The regular firearms hunting season in Minnesota begins on the first Saturday in September and ends on the last Saturday in December.
Big Game Seasons Dates A person may not take a black bear during its hibernation period or during the rutting season. The regular big game seasons are: antlered deer - Nov. 1-30; deer - Nov. 1-30; elk - Nov. 1-30; moose - Nov. 1-30; pronghorn - Nov. 1-30.
The Illinois DNR holds a lottery for the Illinois deer season every year. The application time for archery permits is in June. We suggest that you apply online in early June. Please visit the Illinois DNR website at www.dnr.illinois.gov to apply.
Archery permits are available each year from mid-August through late September. The number of permits issued each year varies depending on how many applicants meet the qualification requirements. In addition, there is a quota system in place that limits the total number of deer that can be harvested by bow in Illinois. If this limit is reached before the season ends, then more permits will be issued in the next year's lottery.
It is not easy to win the Illinois lottery. To do so, you need to meet certain criteria. These include being at least 18 years old, having a valid driver's license, and showing an interest in hunting. Additional factors such as gender, age, location, experience level, type of permit requested, etc may also influence whether or not you get your permit. For example, if you live in an area where there is a lot of bear activity, you would have a better chance of being selected if you applied for a bear-hunting permit rather than a general purpose permit. However, even if you don't win the lottery, you still have the opportunity to apply under-age hunters.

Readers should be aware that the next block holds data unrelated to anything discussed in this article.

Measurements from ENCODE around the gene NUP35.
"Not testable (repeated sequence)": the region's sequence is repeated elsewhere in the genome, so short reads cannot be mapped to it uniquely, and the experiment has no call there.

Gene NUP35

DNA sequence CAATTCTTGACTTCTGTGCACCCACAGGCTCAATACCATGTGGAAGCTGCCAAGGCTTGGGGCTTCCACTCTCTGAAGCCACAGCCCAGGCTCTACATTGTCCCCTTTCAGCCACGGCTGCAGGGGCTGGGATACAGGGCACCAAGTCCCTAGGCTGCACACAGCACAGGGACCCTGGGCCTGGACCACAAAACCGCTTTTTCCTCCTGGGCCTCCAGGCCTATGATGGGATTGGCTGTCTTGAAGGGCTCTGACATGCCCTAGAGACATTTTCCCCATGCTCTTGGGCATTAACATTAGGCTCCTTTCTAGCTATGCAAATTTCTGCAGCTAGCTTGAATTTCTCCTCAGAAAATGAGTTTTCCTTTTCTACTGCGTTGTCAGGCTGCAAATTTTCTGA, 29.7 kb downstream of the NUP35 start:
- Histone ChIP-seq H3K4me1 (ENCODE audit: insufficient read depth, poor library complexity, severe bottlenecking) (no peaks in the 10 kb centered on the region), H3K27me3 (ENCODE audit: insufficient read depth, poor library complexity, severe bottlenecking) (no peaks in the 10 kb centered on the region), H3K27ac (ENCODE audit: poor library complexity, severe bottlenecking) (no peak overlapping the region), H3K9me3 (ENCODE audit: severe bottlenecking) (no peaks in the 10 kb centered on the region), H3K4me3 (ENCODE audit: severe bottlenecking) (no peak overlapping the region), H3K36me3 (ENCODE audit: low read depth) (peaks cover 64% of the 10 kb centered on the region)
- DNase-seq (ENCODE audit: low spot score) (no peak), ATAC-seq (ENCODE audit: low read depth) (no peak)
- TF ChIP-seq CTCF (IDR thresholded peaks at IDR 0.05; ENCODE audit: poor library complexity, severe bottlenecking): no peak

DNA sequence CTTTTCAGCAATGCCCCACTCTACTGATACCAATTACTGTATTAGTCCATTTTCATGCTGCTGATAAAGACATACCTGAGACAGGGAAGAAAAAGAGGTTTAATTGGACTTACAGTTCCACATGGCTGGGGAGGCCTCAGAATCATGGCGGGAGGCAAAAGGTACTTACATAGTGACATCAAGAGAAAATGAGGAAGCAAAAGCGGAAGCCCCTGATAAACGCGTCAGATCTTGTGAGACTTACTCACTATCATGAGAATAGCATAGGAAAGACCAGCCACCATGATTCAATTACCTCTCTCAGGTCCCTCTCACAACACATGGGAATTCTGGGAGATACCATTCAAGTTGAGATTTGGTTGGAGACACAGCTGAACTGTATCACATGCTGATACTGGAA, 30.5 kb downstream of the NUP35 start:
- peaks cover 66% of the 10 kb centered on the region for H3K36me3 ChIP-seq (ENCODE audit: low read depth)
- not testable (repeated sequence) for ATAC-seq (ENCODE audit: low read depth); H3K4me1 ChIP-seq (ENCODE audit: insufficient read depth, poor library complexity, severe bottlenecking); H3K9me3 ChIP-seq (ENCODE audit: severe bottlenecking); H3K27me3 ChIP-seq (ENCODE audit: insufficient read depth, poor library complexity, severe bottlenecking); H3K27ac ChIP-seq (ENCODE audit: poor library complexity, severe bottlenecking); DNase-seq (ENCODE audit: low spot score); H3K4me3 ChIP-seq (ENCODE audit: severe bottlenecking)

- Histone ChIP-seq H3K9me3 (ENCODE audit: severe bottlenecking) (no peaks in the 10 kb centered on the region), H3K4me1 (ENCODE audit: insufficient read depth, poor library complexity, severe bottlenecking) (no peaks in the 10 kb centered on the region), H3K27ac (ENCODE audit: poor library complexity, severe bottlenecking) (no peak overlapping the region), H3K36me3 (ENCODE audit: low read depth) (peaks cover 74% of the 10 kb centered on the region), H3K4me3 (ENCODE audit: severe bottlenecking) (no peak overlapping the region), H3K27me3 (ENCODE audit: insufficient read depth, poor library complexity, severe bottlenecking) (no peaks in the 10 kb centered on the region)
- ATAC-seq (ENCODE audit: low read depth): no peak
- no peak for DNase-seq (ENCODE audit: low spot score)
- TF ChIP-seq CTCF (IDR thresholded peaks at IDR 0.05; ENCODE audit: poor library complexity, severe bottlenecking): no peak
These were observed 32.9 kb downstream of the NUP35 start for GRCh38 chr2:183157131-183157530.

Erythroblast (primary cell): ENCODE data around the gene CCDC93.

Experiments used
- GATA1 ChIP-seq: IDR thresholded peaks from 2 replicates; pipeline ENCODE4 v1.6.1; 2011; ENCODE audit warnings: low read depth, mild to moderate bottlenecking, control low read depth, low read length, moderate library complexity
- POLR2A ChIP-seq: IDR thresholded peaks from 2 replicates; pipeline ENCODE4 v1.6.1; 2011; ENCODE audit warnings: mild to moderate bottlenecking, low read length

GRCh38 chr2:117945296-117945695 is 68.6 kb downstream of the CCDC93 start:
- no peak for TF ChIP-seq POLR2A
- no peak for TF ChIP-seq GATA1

Legal hunting hours are from half an hour before sunrise to half an hour after dusk. There will be no rifle deer hunting on Sunday. Sunday bowhunting is permitted in limited quantities. Each permit season, only one antlerless permit per zone may be acquired. No more than two antlerless permits may be acquired by the same person in a single year.
A deer farm is defined as "any building, structure, or other living accommodation used for raising and keeping domestic deer." Deer farming is prohibited in all towns and cities excepting municipal parks and recreational facilities. Farm owners must apply for a special use permit from their local government office. The size of the farm cannot exceed 10 acres for agricultural uses like hay and grain; 20 acres for livestock; or 30 acres for breeding purposes.
The department issues annual licenses for archery deer hunters. Bowhunters must purchase a separate license for each animal they intend to take. Antlerless permits are issued for specific zones within a county or municipality. Hunters must check the status of their permit when they register with their local sheriff's office. If their permit is still valid, they can hunt in the specified zone. Otherwise, they should leave the area.
Hunter safety is very important. It is recommended that anyone who plans to go deer hunting obtain some form of identification that includes your name and address along with your photo ID.